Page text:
US sprinter Sha’Carri Richardson is set to miss the Tokyo Olympics after she received a one-month ban after testing positive for marijuana.
The 21-year-old won the 100m at the US Olympic trials in Oregon in June and earlier this year ran the sixth-fastest time in history.
But the Texan’s positive test means her qualification result has been expunged.
“Don’t judge me, because I am human, I just happen to run a little faster,” she told NBC.
The athlete’s positive test came at the Olympic trials event, where she finished well clear of the field in 10.86secs
The trials came just a week after the death of her biological mother, and Richardson explained she had used cannabis as a way of coping.
“I apologise for the fact that I didn’t even know how to control my emotions or deal with that during that time,” she told the US broadcaster on Friday.
As Richardson was giving her interview, the US Anti-Doping Agency (Usada) announced she had accepted the suspension for what it said was “a substance of abuse” rather than for enhancing performance.
“The rules are clear, but this is heartbreaking on many levels,” said Usada chief executive Travis Tygart.
“Hopefully, her acceptance of responsibility and apology will be an important example to us all that we can successfully overcome our regrettable decisions, despite the costly consequences of this one to her.”
The ban runs from the date of her provisional suspension, 28 June.
In theory she could be free to compete at the Olympics as her suspension ends before Tokyo’s track and field programme begins on 30 July.
But her results at the trials have been wiped out and Usada said her eligibility for Tokyo would be a decision for US Track and Field (USATF) and the US Olympic and Paralympic Committee.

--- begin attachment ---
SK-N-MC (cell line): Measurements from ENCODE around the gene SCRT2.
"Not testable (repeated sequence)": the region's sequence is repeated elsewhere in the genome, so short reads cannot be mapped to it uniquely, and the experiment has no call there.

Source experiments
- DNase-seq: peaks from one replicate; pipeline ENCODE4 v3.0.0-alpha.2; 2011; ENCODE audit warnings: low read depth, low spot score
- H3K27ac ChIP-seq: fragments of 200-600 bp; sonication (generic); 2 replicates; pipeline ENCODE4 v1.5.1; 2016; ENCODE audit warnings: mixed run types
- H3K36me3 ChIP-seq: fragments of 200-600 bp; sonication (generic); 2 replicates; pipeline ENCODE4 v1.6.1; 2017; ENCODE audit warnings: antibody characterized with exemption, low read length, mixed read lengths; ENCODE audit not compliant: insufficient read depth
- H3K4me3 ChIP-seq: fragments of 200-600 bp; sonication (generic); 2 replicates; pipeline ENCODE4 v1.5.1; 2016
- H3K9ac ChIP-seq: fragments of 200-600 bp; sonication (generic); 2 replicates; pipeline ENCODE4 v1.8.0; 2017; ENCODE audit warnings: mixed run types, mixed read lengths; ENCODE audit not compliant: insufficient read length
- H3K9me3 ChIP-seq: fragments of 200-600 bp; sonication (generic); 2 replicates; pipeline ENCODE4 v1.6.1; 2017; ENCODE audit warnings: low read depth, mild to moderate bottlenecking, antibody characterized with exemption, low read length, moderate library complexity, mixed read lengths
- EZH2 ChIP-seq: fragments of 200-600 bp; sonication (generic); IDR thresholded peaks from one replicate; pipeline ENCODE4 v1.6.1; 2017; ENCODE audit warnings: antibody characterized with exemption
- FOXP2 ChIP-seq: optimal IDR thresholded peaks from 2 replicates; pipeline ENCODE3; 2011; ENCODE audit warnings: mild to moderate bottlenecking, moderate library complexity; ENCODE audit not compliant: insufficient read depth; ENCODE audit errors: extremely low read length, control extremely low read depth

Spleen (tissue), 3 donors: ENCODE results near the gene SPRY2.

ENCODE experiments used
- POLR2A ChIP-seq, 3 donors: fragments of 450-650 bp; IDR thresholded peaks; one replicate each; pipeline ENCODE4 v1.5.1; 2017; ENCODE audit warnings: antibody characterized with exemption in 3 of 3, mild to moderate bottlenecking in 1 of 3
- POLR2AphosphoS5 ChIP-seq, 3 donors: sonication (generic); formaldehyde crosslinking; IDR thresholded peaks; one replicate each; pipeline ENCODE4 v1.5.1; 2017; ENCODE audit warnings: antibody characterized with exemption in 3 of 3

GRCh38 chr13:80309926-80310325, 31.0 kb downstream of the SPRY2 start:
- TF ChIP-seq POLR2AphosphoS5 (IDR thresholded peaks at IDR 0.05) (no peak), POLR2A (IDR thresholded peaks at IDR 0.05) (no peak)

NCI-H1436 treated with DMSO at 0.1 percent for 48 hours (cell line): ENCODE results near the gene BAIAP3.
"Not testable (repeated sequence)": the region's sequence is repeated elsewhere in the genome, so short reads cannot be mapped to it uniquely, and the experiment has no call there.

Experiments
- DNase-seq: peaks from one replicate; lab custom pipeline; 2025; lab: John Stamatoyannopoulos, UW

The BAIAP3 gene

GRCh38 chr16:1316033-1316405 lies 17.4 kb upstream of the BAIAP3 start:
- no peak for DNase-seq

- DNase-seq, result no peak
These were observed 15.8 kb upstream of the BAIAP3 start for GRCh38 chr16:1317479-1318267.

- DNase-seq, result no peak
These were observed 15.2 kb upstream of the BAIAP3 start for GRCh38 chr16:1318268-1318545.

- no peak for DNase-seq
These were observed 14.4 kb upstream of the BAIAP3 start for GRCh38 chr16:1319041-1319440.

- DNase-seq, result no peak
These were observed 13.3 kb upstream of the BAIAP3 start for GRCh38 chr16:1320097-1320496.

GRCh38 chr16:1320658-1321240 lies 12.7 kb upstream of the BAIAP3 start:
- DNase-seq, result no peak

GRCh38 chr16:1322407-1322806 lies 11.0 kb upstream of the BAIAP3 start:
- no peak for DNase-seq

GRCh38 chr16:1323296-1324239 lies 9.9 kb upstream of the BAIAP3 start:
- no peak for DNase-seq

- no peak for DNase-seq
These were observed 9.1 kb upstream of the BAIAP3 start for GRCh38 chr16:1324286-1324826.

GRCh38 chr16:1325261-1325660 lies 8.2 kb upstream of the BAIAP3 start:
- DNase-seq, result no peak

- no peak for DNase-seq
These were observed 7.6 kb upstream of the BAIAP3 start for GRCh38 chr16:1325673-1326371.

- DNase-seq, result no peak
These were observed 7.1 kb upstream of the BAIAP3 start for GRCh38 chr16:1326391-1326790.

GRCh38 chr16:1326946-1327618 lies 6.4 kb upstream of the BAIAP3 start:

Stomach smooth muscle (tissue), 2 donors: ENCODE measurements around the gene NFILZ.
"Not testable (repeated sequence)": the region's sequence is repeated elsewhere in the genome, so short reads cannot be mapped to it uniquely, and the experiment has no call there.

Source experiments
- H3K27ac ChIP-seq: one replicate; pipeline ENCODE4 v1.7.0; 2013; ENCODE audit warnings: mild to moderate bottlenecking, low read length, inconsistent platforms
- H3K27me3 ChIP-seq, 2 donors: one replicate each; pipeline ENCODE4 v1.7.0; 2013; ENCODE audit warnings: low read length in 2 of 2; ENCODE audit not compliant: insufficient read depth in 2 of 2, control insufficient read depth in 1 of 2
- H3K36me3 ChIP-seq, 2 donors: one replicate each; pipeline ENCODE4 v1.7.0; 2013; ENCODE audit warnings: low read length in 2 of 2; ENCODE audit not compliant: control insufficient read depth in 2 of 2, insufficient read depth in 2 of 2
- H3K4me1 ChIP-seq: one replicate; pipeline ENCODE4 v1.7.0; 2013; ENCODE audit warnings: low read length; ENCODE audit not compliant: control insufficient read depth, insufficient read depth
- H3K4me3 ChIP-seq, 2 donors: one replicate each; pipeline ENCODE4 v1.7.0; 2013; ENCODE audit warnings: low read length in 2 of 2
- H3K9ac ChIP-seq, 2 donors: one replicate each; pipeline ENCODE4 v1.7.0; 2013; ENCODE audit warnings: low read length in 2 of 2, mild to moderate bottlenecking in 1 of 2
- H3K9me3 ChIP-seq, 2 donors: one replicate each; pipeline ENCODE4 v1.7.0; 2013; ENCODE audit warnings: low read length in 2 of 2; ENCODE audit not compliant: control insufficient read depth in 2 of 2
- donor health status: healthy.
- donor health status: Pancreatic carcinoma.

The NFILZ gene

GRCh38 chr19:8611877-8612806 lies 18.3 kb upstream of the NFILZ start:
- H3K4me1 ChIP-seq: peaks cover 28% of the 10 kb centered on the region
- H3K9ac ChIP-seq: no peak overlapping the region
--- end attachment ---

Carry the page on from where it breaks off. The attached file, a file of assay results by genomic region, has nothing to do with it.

When asked whether she still hoped to take part in the Games, Richardson said she would focus on herself, and suggested she would not be competing in Tokyo.
“I’m 21, I’m very young, I have plenty of Games left in me to compete in and plenty of talent that backs me up because everything I do comes naturally to me, no steroids or anything.
“This incident was about marijuana so after my sanction is up I’ll be back. Next time I step on the track I’ll be ready for whatever anti-doping agencies come and [they will] get whatever they need because this will never happen again.”
USATF said it would be supporting the sprinter.
“Sha’Carri Richardson’s situation is incredibly unfortunate and devastating for everyone involved,” it said. “Athlete health and well-being continue to be one of USATF’s most critical priorities and we will work with Sha’Carri to ensure she has ample resources to overcome any mental health challenges now and in the future.”
Cannabis is prohibited by the World Anti-Doping Agency, and carries a ban of up to four years.
However, that can be reduced to three months if athletes can show taking it was not related to sports performance.
Any ban can be reduced further still, to one month, if athletes agree to a treatment programme.